Let us pretend that you have an Ubuntu Server which has been running for several years and it has been doing it’s assigned task(s) nicely, until one day you make a change to your methodology/assumptions/workflow/tasks therefore the allocated Virtual Drive (VHD) size is no longer sufficient. There are many reasons for this, but I ran into this issue twice in one weekended because I enabled a JDS as a Distribution Point (thus MySQL was
eating needing a lot of space) and wanting to test multiple NetBoot NBI sources (because 10.10.2 seems to be causing imaging troubles). I need to increase the size of two different VHDs, however if you setup your Ubuntu Server via “Easy Install Mode” enlarging the VHD is not that strait forward.
Doing a quick search to see what VMware has to say about this issue returns less than helpful information for Ubuntu Servers by stating
man fdisk. Google searching throws a lot of ideas, therefore I’m providing what I’ve learned from a couple of hours of research.
Increase size? I don’t think that word means what you think it means
First let’s get a baseline of a default “Easy Install” of Ubuntu Server. We can see that we have a 20GB VHD by several ways:
- Looking at our VMware Fusion Setup
sudo fdisk -l
Here is my test VM as it stands right now. You can see the VHD settings are for 20GB (really 21.5, guessing there is a rounding error somewhere), and that our primary partition is /dev/sda1 with 19GB drive.
Now it would be really nice if VMware Fusion’s tools to increase the VHD worked as expected. If we could just simply move our slider (or type in a new value) for our desired HD space that would actually increase our storage space, that would be perfect!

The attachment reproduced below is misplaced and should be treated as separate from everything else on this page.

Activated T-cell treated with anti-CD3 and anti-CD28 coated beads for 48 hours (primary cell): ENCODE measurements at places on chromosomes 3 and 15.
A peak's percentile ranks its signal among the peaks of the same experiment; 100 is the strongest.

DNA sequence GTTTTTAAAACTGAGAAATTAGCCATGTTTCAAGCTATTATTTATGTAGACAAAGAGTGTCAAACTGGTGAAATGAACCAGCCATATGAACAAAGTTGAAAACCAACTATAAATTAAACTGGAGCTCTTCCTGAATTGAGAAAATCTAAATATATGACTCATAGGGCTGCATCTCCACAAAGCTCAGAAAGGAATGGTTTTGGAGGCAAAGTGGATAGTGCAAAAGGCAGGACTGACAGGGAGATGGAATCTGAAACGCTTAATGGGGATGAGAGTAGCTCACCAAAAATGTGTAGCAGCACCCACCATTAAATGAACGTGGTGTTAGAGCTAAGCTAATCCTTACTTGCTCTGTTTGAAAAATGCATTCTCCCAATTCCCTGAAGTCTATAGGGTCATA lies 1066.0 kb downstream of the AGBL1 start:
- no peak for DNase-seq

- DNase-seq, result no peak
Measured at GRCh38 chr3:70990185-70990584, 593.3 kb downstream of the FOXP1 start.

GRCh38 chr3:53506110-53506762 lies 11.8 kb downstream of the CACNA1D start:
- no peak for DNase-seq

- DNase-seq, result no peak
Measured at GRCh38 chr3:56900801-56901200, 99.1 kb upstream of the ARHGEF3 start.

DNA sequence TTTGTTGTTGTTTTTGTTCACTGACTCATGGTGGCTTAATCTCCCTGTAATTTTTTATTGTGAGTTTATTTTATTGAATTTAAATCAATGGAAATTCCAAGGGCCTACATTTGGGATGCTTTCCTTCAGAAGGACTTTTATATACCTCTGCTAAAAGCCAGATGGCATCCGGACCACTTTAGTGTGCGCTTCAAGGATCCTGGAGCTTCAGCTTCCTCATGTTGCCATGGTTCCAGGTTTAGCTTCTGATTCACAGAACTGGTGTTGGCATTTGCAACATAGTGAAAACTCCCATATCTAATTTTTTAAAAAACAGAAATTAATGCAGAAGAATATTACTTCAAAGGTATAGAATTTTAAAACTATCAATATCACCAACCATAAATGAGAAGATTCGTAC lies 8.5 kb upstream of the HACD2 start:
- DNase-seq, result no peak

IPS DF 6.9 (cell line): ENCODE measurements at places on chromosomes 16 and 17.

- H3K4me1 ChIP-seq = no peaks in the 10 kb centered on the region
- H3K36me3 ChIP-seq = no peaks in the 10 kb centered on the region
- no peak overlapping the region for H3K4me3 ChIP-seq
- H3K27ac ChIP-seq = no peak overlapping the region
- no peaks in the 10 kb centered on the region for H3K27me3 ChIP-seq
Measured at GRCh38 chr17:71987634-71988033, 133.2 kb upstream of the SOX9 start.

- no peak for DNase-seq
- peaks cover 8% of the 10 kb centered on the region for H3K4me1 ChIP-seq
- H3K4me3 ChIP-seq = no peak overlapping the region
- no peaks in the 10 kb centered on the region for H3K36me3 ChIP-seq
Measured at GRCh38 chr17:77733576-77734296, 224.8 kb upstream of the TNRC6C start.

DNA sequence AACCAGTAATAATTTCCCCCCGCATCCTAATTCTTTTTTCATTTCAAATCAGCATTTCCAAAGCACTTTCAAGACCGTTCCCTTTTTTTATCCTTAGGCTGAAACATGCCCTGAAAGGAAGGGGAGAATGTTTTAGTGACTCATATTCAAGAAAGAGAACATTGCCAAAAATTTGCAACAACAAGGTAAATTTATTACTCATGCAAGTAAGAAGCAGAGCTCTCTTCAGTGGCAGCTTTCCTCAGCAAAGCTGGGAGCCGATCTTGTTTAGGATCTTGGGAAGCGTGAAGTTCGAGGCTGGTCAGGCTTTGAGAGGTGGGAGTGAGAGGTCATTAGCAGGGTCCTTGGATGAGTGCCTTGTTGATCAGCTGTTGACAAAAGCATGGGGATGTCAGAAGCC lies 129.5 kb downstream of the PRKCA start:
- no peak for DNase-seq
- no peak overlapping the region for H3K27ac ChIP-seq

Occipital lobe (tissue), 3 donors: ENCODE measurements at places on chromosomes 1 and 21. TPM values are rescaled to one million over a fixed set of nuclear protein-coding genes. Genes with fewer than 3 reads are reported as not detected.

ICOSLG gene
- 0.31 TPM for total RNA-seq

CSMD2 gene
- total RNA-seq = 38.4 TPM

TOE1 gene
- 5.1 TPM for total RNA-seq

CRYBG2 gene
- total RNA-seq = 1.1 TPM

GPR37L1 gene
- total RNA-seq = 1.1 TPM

We start our Ubuntu Server to verify that our new drive is now 30GB of storage, however what we see is the Virtual Environment believes we have 30GB (32.2 specifically) but our /dev/sda1 partition is still at 19GBs?!
What we have done is expanded the allowable space to be used, but we didn’t actually adjust the partition size. We need to do that with some more awesome open source tools.
Steps to Increase your VMware Fusion partition
First we are going to use a Linux Live CD called GParted. Download their 234MB ISO to your VMware Fusion host so you can attached the ISO to the CD/DVD drive. Once attached, use the Startup Disk options in VMware Fusion to select the CD/DVD drive.
Assuming you are a native English speaking individual and that you have a “US” keyboard setup, you can safely hit the Enter key for a couple of times to get to the GParted application. GParted will show you some critical information that we must overcome:
- Our original partition of 20GB is at the beginning
- Our swap space is in the middle
- Our extra space is at the end
Unfortunately with this GUI application you cannot just “drag” or “move” the extra space next to our original drive to expand your partition. Instead, we have to methodically move things around so everything lines up in the proper order. To do this we’ll perform the following steps in order:
- Enlarge the “extended” space to take over our unallocated area
- Move our swap space from the beginning to the end of our “extended” space
- Truncate the “extended” space to only focus on the swap space
- Enlarge our primary partition to use the new unallocated area
To verify everything is running again, change your startup disk back to your Drive in VMware Fusion, restart your VM and run the same commands from the beginning.
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